Wed | Jan 16, 2019

Doctors urged to send blood samples of pregnant women to national lab

Published:Wednesday | June 29, 2016 | 12:48 PM

The Ministry of Health is advising medical practitioners to send blood samples of pregnant women with suspected symptoms of the Zika virus (ZIKV) to the National Public Health Laboratory (NPHL) for testing. 

Chief Medical Officer in the Ministry, Dr. Winston Delahaye, said that the test is free of cost to the patient.

For pregnant women who contract ZIKV there is an increased risk of the foetus developing microcephaly. This is an abnormal smallness of the head, which is associated with incomplete brain development.

So far Jamaica is reporting four pregnant women with the zika virus of the 21 confirmed cases.

With over 40,000 pregnancies occurring in Jamaica each year, as part of the ministry of health’s Prevention of Mother to Child Transmission Programme to monitor pregnant women and their babies, all pregnant women will be required to be tested for the zika virus.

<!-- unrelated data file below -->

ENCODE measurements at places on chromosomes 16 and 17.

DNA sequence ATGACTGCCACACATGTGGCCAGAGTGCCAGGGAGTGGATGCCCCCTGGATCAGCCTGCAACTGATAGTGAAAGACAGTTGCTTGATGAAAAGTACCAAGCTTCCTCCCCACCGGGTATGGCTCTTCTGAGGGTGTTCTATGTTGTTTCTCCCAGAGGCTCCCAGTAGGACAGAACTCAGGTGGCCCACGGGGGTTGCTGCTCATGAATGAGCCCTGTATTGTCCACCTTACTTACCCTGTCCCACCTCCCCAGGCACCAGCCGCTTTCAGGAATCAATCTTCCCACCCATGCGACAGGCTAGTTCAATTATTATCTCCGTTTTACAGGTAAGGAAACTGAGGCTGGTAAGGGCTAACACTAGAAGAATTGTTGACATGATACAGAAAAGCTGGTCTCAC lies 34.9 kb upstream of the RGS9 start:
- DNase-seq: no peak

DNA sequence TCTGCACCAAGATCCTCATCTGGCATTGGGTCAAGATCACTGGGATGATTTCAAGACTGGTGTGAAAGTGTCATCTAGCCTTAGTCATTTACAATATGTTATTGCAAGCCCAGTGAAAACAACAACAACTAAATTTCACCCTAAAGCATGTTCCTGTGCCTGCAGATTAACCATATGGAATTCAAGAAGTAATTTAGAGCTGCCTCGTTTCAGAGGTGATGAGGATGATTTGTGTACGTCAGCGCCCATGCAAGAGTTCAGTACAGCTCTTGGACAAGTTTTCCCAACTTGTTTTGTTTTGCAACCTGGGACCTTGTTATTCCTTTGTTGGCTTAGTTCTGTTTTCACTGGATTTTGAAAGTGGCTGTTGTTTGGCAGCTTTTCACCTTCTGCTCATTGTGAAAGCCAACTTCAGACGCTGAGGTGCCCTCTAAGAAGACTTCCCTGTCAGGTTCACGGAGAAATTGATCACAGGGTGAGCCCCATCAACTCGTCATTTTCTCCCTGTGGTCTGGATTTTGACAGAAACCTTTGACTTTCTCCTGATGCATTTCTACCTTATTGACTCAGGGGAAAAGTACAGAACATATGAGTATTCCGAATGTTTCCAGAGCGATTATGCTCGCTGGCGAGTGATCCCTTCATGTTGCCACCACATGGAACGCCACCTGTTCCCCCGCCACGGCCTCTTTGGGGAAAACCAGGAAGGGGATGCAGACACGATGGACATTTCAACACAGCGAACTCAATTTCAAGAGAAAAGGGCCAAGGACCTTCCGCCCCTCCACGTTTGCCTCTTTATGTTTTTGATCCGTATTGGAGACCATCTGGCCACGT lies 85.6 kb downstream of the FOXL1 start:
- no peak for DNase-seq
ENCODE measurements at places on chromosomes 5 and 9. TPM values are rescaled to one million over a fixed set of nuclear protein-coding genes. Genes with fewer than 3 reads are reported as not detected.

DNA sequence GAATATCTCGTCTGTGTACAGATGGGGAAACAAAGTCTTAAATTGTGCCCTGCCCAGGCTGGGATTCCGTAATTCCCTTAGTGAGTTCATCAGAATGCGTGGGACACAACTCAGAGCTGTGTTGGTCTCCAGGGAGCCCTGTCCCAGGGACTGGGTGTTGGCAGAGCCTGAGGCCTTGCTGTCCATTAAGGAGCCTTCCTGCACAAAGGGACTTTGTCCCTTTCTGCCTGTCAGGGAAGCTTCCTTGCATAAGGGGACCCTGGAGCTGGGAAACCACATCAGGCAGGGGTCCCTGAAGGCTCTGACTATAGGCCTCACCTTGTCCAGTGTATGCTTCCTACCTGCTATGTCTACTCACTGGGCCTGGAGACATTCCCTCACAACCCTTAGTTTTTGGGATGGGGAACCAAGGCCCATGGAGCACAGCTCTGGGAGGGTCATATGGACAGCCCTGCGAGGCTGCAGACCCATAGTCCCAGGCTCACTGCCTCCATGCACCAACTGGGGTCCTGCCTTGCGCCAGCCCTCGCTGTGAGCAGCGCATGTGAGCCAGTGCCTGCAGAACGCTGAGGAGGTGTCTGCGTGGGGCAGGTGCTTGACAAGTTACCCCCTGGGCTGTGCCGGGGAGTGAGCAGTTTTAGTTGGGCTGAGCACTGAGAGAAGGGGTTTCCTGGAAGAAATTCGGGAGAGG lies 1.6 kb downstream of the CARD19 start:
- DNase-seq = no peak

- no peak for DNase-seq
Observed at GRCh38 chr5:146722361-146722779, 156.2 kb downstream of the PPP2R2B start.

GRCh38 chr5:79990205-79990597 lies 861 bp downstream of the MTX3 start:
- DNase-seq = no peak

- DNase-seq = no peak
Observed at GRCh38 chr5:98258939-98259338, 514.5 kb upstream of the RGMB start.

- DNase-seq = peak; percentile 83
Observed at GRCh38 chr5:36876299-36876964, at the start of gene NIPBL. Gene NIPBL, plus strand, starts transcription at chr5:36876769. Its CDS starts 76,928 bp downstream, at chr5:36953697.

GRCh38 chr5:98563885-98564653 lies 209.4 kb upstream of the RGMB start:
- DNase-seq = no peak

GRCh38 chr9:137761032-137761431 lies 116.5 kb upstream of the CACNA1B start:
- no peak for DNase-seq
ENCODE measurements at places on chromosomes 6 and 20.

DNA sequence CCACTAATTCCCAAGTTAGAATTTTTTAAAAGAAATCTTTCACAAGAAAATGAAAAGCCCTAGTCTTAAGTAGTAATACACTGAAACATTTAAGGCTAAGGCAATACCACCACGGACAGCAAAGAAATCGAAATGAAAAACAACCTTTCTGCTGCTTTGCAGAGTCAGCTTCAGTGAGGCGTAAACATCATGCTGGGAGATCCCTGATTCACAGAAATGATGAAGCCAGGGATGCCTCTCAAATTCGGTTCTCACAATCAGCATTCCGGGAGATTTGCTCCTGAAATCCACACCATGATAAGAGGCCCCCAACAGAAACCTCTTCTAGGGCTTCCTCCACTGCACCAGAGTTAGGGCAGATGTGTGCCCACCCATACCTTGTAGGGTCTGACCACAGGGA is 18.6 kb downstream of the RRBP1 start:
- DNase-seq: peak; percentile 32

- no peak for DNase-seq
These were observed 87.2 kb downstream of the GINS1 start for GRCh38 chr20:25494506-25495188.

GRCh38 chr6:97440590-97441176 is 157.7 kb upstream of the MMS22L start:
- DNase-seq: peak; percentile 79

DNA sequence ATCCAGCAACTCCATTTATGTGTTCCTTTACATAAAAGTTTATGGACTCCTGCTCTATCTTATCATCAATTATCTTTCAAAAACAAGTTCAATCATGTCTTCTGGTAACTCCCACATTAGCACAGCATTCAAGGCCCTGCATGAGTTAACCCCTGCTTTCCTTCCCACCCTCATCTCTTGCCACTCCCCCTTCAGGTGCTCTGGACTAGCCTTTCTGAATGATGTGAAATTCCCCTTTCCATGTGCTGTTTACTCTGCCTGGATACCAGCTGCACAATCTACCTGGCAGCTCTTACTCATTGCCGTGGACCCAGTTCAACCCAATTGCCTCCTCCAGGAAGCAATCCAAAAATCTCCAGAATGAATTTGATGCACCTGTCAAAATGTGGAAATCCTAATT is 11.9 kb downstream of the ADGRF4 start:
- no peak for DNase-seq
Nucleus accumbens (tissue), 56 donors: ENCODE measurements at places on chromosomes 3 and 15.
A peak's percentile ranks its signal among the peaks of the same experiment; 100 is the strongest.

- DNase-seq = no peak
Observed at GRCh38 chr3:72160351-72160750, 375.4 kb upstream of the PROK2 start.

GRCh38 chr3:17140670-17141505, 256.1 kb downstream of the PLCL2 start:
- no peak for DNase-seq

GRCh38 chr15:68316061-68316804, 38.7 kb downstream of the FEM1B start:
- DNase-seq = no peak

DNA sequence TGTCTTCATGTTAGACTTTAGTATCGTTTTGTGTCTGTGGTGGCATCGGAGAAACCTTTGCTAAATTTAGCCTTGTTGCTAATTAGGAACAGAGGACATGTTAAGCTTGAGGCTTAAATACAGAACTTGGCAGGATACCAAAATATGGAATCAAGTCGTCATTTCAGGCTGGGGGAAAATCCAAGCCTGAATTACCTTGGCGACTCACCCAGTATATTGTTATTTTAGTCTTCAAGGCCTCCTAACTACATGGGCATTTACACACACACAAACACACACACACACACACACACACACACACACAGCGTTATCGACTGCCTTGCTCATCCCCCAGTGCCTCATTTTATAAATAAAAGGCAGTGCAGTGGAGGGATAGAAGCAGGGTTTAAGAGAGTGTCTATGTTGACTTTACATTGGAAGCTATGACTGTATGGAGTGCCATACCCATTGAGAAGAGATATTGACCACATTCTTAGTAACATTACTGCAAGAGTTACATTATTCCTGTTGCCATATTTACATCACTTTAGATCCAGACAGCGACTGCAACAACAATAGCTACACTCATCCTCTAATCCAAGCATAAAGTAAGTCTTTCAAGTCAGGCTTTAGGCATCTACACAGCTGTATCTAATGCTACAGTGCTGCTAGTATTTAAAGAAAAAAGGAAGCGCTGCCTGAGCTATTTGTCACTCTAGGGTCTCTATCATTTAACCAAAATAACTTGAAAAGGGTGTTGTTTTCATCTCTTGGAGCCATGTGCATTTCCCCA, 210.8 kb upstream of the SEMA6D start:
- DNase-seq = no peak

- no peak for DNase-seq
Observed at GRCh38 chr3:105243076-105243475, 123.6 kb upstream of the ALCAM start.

Minister of Health Dr Christopher Tufton said that those who test positive for the mosquito-borne illness will be monitored throughout their pregnancy.

Dr. Delahaye said vulnerability of the unborn child “is at its highest the younger the pregnancy”.

He noted that the symptoms of ZIKV are usually mild and treatment is symptomatic, meaning that therapy is provided to ease the symptoms without addressing the basic cause of the disease.

He said pregnant women with the zika virus will be followed up in ‘high risk’ clinics.

“There will also be more frequent ultrasonography throughout the pregnancy,” he informed.

Dr. Delahaye said that final measurement of head circumference to test for microcephaly is done at the birth of the child.

Meanwhile, approximately 20,000 bed nets will be provided over the next six months to all pregnant women who visit antenatal clinics across the island. The nets are being supplied by charity organisation Food For The Poor.

The World Health Organization (WHO) has advised women living in areas where Zika transmission is ongoing to consider delaying pregnancy. It indicates that as much as 70 per cent of the population of a country may be infected over time.